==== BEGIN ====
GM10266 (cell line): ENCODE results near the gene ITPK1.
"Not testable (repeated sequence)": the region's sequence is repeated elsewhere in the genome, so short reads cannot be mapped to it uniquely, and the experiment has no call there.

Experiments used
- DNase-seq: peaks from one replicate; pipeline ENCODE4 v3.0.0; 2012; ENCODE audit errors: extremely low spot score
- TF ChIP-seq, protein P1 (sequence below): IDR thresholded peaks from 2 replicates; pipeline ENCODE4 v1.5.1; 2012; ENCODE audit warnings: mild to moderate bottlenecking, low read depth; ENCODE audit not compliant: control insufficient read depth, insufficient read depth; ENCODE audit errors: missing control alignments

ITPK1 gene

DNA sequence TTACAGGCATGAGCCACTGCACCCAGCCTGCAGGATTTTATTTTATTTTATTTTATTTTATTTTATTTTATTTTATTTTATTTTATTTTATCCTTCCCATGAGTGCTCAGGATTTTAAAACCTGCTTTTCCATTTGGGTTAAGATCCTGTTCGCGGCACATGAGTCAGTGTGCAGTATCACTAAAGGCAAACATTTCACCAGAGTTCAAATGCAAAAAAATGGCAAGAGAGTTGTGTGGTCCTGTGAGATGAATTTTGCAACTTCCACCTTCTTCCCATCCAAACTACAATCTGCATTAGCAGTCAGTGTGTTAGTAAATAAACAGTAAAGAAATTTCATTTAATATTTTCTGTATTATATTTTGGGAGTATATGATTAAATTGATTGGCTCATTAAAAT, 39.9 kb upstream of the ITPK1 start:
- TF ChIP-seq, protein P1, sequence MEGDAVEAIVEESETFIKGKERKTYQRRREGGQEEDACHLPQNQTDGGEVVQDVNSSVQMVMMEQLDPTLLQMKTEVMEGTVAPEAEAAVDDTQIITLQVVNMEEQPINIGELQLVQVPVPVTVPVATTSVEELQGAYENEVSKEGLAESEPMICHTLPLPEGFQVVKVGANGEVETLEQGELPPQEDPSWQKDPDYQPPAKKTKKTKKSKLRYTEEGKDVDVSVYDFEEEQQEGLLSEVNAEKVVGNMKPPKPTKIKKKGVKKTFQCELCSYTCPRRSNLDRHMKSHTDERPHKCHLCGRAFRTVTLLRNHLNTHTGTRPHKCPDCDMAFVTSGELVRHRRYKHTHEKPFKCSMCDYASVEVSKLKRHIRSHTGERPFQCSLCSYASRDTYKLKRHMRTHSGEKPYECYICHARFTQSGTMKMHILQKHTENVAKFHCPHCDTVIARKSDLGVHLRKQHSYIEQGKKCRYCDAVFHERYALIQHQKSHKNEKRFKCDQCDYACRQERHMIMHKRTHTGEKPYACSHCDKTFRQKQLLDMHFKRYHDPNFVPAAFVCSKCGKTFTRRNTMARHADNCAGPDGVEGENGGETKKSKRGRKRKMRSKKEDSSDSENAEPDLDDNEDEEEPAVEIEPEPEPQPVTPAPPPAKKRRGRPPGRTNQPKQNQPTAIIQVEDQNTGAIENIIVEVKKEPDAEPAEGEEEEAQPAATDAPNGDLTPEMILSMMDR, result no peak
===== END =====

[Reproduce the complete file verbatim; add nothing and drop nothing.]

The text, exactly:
GM10266 (cell line): ENCODE results near the gene ITPK1.
"Not testable (repeated sequence)": the region's sequence is repeated elsewhere in the genome, so short reads cannot be mapped to it uniquely, and the experiment has no call there.

Experiments used
- DNase-seq: peaks from one replicate; pipeline ENCODE4 v3.0.0; 2012; ENCODE audit errors: extremely low spot score
- TF ChIP-seq, protein P1 (sequence below): IDR thresholded peaks from 2 replicates; pipeline ENCODE4 v1.5.1; 2012; ENCODE audit warnings: mild to moderate bottlenecking, low read depth; ENCODE audit not compliant: control insufficient read depth, insufficient read depth; ENCODE audit errors: missing control alignments

ITPK1 gene

DNA sequence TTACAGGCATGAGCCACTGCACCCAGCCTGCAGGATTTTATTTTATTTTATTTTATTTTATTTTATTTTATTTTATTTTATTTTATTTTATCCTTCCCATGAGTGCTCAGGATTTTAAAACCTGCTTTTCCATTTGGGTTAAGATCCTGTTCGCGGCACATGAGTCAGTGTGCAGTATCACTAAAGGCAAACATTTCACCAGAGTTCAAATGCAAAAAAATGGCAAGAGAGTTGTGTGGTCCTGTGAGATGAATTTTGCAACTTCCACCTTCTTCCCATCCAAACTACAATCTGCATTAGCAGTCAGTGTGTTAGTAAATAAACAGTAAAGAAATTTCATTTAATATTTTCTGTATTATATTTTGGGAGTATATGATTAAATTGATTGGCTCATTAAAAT, 39.9 kb upstream of the ITPK1 start:
- TF ChIP-seq, protein P1, sequence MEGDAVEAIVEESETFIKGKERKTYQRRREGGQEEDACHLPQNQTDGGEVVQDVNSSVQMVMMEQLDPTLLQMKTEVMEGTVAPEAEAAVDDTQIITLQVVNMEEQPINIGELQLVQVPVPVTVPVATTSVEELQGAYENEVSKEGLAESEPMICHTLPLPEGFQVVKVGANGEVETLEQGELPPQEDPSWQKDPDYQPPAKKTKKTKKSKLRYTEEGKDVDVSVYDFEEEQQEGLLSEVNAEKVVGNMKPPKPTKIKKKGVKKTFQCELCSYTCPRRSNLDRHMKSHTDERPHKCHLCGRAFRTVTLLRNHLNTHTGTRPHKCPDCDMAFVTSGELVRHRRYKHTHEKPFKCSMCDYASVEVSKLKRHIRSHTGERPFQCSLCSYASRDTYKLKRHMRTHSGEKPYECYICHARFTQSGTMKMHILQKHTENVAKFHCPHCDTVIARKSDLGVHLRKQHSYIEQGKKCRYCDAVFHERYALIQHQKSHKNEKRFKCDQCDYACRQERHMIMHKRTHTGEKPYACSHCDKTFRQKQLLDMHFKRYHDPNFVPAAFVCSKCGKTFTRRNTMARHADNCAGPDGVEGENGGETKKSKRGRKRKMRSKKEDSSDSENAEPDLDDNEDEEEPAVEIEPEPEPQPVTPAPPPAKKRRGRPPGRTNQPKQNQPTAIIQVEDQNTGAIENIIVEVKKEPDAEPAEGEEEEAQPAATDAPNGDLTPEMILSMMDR, result no peak